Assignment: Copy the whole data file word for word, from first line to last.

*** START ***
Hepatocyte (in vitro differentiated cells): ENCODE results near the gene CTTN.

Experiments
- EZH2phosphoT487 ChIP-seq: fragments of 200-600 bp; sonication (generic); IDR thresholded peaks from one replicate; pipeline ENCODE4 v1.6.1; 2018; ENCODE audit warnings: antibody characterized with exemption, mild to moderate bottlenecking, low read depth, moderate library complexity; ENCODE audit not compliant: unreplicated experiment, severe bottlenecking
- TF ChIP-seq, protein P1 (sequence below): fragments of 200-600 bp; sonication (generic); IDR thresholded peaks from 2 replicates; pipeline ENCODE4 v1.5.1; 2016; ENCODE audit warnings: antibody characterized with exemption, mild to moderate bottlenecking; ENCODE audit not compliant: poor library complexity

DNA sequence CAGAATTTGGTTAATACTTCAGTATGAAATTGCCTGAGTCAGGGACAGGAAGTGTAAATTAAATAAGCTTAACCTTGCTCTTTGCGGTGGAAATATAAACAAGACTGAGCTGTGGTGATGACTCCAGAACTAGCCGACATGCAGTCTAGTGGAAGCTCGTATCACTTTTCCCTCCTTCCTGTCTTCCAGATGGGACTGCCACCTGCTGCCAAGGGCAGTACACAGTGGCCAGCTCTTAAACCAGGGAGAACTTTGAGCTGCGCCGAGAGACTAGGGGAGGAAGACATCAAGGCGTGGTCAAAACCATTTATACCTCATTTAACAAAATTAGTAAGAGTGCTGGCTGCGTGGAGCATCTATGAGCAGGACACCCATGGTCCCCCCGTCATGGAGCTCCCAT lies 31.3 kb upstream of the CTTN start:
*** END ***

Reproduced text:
Hepatocyte (in vitro differentiated cells): ENCODE results near the gene CTTN.

Experiments
- EZH2phosphoT487 ChIP-seq: fragments of 200-600 bp; sonication (generic); IDR thresholded peaks from one replicate; pipeline ENCODE4 v1.6.1; 2018; ENCODE audit warnings: antibody characterized with exemption, mild to moderate bottlenecking, low read depth, moderate library complexity; ENCODE audit not compliant: unreplicated experiment, severe bottlenecking
- TF ChIP-seq, protein P1 (sequence below): fragments of 200-600 bp; sonication (generic); IDR thresholded peaks from 2 replicates; pipeline ENCODE4 v1.5.1; 2016; ENCODE audit warnings: antibody characterized with exemption, mild to moderate bottlenecking; ENCODE audit not compliant: poor library complexity

DNA sequence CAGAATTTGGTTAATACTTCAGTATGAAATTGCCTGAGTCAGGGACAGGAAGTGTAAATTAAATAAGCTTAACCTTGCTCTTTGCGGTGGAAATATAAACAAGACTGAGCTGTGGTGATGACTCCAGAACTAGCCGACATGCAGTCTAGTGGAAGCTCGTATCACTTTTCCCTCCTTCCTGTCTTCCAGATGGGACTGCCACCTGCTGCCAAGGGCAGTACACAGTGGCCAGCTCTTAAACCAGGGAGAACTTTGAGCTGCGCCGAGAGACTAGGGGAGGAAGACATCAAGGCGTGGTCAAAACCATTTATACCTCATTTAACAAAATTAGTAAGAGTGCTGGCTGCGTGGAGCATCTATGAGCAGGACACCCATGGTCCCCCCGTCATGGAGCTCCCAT lies 31.3 kb upstream of the CTTN start: